Essay of the Week is built around the idea that for students to write better, deeper, and more lively essays, they need to have regular exposure to the essay form in its many shapes and styles. This is why each week, in the tradition of Kelly Gallahger’s Article of the Week, I share an Essay of the Week with my students that I post here.

The essays come from a wide range of places and the only criteria is that each must in some sort of way embody the classic Montaigne definition that an essay is an attempt to try on or test out an idea. Beyond that the use of ‘I’ and contractions are just fine, if not preferred, and having five paragraphs is an option, but it certainly is not the only one. I also try to pick essays that still impart some sort of knowledge about the world in the same way an Article of the Week does.

To learn more about my Essay of the Week, here is an in-depth post. And here are are my Essays of the week for 2021-2022:

September 13-september 17:

  • The Summer After 9/11, A Photographer Documents A City’s Healing by Lucas Foglia and Michele Abercrombie: I’ve been thinking about how to talk about the 20th anniversary of 9/11 with a room full of children who weren’t even alive when the towers fell. This multi-genre piece of photos mixed with a personal essay and an appeal for empathy in this current moment seems like a great place to start, especially because it also serves as a mentor text for what a multi-genre essay can look like before some of my students do the multi-genre Coming of Age contest for the New York Times.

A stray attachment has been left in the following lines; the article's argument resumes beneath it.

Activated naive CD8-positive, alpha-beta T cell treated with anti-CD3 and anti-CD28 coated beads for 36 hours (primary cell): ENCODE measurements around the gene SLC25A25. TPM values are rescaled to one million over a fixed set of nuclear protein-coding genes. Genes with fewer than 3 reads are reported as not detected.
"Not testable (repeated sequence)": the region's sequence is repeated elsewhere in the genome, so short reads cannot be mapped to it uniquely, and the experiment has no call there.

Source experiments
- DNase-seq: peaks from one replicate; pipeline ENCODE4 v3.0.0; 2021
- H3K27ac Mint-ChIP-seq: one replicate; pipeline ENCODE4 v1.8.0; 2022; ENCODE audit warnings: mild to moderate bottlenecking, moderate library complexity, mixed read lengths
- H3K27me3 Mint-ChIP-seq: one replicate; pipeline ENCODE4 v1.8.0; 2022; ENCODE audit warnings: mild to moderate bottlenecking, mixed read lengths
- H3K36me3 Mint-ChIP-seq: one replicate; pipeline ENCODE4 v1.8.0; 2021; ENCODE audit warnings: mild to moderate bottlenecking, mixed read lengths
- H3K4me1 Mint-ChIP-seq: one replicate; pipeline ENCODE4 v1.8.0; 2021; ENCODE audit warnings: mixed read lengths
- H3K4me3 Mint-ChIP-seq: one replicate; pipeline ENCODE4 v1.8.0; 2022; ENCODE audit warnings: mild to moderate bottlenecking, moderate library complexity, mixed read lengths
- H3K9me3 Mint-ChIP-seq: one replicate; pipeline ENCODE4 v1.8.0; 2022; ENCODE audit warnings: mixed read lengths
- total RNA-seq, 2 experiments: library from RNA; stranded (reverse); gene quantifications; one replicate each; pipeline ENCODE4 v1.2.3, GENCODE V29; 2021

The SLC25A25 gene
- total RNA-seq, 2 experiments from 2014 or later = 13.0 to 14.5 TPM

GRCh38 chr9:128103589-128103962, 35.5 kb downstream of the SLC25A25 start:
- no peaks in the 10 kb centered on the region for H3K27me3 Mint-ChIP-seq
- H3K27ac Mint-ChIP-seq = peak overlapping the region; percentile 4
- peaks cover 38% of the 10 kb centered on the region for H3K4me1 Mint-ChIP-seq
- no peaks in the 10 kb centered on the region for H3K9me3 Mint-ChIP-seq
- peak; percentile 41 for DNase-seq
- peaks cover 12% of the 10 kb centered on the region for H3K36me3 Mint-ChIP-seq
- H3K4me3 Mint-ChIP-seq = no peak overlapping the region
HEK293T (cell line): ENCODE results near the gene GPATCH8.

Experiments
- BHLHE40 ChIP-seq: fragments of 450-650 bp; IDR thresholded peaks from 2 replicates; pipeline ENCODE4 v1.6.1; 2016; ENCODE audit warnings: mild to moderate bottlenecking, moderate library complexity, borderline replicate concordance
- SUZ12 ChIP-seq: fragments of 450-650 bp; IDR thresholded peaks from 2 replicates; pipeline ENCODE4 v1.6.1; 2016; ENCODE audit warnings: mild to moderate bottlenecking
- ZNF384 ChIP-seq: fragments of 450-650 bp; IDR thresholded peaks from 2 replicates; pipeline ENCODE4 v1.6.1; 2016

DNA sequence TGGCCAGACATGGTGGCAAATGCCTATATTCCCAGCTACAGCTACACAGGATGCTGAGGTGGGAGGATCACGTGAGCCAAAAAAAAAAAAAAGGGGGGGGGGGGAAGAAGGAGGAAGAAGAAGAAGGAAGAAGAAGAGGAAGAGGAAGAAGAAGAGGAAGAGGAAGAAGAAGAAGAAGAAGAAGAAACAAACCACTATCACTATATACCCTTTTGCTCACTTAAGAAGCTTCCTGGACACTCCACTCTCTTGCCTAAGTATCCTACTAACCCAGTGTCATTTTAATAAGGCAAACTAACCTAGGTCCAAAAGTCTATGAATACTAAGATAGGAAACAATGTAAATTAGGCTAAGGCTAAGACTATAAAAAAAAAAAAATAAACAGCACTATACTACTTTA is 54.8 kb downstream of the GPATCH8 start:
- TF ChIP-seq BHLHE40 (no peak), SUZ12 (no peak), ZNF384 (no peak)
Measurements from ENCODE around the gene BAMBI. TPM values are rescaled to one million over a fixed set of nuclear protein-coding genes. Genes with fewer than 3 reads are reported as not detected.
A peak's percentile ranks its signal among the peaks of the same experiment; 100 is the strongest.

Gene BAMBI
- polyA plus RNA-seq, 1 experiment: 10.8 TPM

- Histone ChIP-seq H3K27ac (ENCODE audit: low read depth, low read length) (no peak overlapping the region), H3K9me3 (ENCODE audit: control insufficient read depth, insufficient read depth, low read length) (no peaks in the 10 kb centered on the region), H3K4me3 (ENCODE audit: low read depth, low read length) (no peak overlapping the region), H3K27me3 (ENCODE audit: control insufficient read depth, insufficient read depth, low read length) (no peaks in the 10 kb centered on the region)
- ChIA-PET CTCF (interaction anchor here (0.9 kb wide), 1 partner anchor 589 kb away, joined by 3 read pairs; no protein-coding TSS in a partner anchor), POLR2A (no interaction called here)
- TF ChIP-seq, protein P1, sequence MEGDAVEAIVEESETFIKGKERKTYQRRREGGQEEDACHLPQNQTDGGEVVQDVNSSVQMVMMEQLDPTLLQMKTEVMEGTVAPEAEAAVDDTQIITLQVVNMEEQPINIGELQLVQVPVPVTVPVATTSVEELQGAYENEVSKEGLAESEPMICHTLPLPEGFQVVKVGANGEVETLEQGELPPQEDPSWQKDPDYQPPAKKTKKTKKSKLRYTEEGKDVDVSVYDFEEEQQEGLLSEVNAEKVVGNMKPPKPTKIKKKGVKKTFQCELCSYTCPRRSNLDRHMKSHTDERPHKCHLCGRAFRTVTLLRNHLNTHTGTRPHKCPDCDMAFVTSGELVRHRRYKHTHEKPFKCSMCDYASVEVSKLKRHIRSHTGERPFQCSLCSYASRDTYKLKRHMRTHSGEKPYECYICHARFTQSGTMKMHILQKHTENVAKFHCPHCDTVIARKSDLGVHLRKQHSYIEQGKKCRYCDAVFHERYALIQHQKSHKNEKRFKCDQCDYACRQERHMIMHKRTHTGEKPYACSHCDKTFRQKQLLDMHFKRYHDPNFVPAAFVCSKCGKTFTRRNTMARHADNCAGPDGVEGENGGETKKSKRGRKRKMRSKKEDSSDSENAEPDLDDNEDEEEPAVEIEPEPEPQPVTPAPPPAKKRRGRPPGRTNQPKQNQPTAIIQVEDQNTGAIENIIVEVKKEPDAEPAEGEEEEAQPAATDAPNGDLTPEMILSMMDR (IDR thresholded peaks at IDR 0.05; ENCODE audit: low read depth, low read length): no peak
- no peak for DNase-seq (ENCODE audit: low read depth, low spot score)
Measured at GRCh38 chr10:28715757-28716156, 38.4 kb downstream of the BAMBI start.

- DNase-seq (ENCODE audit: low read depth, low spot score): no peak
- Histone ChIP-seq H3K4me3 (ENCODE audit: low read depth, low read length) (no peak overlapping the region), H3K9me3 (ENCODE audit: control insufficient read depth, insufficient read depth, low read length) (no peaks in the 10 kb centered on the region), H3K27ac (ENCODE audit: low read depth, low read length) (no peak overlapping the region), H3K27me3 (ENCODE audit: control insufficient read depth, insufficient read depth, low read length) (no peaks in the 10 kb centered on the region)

September 7-september 10:

  • Gordon Lewis’ “The Man Box“: This week we will be starting our first unit on storytelling. This winning essay from the New York Times Narrative Contest (which will be an option for students to do in this unit) is a wonderful example of how the line between narrative and essay can be thin and fuzzy and how a story or essay can benefit when that line gets blurred. Further, it is a student (and a former student from my school), which helps my students to see that they can do this too.

August 30-September 2:

  • John Green’s The Anthropocene Reviewed: John Green is best known for his novels (followed closely by his Crash Courses), but his new collection of essays (the link is to the podcast version; there is also a book) are compelling, entertaining, timely in their topics, at times heart-wrenching, and generally awesome examples of essay writing. They are also John Green, which means there is a high likelihood they will be a hit with my students.

August 22-26: